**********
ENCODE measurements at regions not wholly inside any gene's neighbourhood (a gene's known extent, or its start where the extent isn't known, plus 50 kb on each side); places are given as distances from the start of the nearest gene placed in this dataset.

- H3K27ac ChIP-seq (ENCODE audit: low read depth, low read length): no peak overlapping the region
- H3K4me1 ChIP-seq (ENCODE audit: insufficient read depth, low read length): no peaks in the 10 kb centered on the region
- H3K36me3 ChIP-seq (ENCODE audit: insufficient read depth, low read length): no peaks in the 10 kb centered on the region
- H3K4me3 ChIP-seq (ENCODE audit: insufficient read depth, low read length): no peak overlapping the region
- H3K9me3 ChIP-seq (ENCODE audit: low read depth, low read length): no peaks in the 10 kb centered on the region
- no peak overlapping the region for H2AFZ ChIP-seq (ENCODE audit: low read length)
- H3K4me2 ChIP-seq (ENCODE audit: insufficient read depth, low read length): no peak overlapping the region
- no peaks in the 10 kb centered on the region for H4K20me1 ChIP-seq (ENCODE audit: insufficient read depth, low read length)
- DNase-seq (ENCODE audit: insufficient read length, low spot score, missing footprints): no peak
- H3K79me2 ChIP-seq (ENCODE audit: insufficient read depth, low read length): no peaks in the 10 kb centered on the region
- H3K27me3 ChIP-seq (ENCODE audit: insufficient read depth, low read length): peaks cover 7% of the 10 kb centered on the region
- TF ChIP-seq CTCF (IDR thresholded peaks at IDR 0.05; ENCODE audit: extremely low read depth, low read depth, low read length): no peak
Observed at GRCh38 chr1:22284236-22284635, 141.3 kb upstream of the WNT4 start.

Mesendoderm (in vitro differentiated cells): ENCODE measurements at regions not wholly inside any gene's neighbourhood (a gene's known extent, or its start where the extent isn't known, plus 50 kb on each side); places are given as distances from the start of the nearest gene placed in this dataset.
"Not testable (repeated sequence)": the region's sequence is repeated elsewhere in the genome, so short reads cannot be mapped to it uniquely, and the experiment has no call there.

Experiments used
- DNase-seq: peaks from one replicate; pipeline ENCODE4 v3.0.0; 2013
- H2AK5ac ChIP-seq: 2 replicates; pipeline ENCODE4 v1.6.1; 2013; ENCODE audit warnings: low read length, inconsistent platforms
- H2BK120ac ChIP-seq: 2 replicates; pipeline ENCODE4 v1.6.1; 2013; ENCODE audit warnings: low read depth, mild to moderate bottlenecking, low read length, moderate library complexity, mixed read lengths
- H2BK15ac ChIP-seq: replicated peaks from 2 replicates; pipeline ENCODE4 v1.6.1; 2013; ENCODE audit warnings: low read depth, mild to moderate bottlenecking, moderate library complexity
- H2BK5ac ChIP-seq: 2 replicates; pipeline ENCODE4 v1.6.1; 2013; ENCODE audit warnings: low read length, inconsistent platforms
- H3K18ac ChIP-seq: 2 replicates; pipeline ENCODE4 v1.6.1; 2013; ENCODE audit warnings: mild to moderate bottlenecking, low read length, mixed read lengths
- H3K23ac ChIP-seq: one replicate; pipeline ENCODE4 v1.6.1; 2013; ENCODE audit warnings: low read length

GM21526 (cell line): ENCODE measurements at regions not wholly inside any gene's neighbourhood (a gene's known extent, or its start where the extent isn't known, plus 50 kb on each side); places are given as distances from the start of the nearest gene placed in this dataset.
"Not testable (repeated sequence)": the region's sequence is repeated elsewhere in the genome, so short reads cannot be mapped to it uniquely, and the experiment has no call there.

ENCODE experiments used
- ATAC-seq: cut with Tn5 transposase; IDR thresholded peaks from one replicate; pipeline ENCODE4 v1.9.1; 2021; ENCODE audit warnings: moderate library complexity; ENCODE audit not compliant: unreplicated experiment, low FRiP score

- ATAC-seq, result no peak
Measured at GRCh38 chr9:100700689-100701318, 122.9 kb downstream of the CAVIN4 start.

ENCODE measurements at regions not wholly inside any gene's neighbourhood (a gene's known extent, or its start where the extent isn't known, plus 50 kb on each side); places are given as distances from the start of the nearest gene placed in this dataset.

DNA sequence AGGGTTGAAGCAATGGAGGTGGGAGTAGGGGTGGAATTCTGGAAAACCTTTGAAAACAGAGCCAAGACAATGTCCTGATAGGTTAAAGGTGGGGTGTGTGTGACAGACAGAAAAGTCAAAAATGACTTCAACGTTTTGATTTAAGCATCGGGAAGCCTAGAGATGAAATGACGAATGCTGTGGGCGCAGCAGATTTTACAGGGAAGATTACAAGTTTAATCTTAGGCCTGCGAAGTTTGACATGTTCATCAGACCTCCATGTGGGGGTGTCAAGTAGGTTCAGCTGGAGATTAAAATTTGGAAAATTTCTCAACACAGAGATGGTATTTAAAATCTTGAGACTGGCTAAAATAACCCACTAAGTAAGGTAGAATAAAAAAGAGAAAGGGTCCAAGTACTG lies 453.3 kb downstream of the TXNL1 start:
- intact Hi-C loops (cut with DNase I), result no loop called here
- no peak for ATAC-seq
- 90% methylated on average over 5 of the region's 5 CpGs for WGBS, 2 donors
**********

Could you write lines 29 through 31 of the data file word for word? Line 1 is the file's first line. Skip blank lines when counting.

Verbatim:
- ATAC-seq, result no peak
Measured at GRCh38 chr9:100700689-100701318, 122.9 kb downstream of the CAVIN4 start.

ENCODE measurements at regions not wholly inside any gene's neighbourhood (a gene's known extent, or its start where the extent isn't known, plus 50 kb on each side); places are given as distances from the start of the nearest gene placed in this dataset.